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1. A FESTIVAL OF LIGHT
2. THE TRIUMPH OF HAPPINESS
THE CHALLENGE OF A REAL NEED
Let's give a play!”
Just our class—so it will be our own!'
“Yes, and if we advertise it well, we can make heaps of money!”
“And have just lots of fun doing it, too!"
* But, what shall we give? It's got to be something different, and funny, of course."
“I know! We'll send off to Big Town—I heard of a publisher of plays there who'll send us a bunch of samples to choose from. Somebody said that he's got just tons of good things.”
“Great! Let's do it-you write the letter tonight, so we can get right at it.”
Perhaps the above sounds like an imaginary conglomeration of miscellaneous sentences-possibly the product of an overwrought brain. But no; very many teachers of young people will recognize these words as by no means imaginary, but very real and quite familiar through much repetition.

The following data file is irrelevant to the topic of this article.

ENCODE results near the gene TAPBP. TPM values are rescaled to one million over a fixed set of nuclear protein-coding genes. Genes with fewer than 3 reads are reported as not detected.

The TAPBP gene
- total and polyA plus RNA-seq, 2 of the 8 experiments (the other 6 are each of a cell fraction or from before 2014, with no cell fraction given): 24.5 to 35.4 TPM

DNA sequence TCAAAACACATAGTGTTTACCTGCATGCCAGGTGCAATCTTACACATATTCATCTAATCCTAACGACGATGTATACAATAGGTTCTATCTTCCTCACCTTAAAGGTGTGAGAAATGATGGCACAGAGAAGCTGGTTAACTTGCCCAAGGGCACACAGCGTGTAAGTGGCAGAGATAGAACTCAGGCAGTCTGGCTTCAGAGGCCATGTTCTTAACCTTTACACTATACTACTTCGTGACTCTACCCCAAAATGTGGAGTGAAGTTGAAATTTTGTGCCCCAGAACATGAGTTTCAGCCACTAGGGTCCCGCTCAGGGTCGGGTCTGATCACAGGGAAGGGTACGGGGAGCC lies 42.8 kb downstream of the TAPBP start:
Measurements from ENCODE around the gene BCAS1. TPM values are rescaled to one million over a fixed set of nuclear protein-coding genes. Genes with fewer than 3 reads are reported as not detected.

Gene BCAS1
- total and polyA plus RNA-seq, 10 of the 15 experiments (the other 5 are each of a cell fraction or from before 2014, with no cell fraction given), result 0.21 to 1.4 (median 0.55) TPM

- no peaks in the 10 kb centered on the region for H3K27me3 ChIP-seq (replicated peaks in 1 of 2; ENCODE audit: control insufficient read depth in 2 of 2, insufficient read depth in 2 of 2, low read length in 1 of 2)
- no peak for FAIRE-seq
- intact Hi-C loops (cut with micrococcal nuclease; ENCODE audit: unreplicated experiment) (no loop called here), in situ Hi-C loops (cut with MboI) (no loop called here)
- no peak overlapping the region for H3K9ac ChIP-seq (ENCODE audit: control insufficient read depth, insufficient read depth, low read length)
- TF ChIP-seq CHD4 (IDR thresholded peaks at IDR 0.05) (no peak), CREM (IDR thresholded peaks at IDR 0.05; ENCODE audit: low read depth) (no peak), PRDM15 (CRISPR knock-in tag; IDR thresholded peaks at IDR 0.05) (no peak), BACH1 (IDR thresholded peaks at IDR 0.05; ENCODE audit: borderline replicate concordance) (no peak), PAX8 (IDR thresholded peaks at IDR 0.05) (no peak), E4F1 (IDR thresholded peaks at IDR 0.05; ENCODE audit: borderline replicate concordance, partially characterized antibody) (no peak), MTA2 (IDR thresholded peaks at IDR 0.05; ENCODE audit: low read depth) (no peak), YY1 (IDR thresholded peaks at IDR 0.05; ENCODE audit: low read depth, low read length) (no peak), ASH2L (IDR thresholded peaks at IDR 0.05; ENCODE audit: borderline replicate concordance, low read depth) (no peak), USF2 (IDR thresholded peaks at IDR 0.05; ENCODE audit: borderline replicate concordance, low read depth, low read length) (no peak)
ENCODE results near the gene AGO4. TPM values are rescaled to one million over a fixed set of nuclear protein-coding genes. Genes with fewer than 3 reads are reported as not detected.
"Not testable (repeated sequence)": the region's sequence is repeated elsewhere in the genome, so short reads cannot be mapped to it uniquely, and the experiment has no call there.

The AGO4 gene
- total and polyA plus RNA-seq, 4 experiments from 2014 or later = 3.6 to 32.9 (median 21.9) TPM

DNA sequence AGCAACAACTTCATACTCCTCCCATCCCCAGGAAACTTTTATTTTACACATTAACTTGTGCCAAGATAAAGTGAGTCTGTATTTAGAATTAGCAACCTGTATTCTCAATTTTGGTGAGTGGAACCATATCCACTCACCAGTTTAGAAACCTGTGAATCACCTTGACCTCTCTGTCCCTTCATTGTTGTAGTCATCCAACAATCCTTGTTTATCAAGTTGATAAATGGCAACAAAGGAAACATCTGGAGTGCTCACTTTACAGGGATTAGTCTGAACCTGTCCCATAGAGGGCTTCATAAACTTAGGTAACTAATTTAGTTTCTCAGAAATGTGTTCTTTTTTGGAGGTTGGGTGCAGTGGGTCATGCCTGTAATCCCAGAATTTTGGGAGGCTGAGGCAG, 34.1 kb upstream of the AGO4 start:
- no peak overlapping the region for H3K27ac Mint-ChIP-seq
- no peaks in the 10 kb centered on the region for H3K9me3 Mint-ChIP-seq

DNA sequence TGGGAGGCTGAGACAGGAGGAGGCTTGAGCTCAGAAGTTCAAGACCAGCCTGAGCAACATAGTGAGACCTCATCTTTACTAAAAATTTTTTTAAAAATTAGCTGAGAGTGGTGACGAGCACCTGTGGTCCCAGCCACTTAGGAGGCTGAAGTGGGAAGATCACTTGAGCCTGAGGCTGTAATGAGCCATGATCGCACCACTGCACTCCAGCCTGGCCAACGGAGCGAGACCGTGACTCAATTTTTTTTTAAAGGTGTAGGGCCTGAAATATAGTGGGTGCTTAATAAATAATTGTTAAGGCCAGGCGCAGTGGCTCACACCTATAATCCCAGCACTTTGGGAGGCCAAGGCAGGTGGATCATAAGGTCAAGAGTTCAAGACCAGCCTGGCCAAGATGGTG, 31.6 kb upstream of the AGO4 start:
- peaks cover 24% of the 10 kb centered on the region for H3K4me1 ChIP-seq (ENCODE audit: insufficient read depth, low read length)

And the desire to "act out" the lesson, to “play” the story which has been told in public school or Sunday school, is not only common in the children's classes, it is the perfectly natural expression of that wonderful heritage of the child from the development of the race—the dramatic instinct.
In the Introduction which Prof. Norman E. Richardson has written for the pamphlets in that admirable “ American Home Series " he says most truly :
What faith is to the adult the dramatic instinct is to the child; it is the substance, the substantial realization of things hoped for. It is the power to make things happen. It is the victory that overcomes the prosaic, sawdust affairs of life.
The guidance of the development of that instinct may well be regarded then as not only not outside of the realm of the religious